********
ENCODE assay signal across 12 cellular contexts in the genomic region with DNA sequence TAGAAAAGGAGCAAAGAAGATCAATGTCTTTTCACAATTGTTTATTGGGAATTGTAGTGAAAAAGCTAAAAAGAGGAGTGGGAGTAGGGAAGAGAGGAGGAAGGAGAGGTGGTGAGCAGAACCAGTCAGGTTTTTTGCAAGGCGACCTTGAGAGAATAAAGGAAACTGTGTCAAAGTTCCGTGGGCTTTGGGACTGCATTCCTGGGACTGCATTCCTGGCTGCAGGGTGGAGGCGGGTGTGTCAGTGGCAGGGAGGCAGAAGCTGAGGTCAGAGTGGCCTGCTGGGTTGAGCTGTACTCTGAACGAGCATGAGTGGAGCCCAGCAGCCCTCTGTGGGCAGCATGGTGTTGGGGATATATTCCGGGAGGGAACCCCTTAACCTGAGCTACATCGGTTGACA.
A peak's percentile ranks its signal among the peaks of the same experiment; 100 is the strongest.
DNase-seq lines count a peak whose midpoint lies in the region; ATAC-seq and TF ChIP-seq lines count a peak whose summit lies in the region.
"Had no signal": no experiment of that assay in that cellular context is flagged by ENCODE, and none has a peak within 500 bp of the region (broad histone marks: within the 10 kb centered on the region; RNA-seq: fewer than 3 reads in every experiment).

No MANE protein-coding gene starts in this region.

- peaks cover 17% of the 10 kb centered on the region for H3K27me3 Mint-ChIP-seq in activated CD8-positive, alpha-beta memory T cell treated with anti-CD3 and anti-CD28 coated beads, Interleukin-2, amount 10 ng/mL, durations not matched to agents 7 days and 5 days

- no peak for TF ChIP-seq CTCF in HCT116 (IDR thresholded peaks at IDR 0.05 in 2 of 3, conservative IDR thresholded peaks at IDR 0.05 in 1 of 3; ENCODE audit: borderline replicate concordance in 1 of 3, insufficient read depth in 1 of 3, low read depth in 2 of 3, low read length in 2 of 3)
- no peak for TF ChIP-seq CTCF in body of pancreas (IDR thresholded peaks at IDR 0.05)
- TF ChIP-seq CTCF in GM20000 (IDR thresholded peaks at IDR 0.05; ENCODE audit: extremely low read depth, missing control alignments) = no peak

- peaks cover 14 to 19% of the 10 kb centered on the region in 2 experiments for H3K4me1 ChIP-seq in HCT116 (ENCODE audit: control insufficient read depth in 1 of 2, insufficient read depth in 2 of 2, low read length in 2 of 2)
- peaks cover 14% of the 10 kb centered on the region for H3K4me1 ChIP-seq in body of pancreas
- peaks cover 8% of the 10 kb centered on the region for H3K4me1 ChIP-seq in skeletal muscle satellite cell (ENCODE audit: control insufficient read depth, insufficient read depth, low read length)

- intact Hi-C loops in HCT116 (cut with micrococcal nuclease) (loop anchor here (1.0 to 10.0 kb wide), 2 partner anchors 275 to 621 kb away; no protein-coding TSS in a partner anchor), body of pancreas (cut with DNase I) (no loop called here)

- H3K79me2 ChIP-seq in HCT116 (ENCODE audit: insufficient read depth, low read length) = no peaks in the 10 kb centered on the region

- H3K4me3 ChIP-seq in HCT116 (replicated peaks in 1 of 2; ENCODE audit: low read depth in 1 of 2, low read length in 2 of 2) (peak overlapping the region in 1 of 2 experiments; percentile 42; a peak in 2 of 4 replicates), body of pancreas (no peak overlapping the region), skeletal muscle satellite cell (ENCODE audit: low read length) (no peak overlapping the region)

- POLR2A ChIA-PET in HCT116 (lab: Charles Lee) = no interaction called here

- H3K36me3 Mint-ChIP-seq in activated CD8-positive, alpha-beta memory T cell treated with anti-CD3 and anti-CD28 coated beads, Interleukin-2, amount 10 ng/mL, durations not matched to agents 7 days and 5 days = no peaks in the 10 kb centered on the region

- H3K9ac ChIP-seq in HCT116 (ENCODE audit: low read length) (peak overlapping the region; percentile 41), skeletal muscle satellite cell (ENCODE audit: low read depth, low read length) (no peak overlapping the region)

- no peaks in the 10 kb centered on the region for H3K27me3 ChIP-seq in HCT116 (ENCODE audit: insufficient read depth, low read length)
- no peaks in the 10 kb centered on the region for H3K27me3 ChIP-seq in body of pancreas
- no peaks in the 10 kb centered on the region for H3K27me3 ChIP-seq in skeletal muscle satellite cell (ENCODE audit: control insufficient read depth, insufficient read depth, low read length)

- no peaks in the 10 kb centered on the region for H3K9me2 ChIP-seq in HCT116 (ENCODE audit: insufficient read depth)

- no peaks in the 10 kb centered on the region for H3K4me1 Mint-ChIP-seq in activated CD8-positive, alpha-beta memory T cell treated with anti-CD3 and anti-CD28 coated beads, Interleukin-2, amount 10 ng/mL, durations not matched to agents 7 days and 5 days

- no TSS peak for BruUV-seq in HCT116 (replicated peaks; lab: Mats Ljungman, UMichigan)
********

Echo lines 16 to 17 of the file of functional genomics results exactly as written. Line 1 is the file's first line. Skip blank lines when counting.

- POLR2A ChIA-PET in HCT116 (lab: Charles Lee) = no interaction called here

- H3K36me3 Mint-ChIP-seq in activated CD8-positive, alpha-beta memory T cell treated with anti-CD3 and anti-CD28 coated beads, Interleukin-2, amount 10 ng/mL, durations not matched to agents 7 days and 5 days = no peaks in the 10 kb centered on the region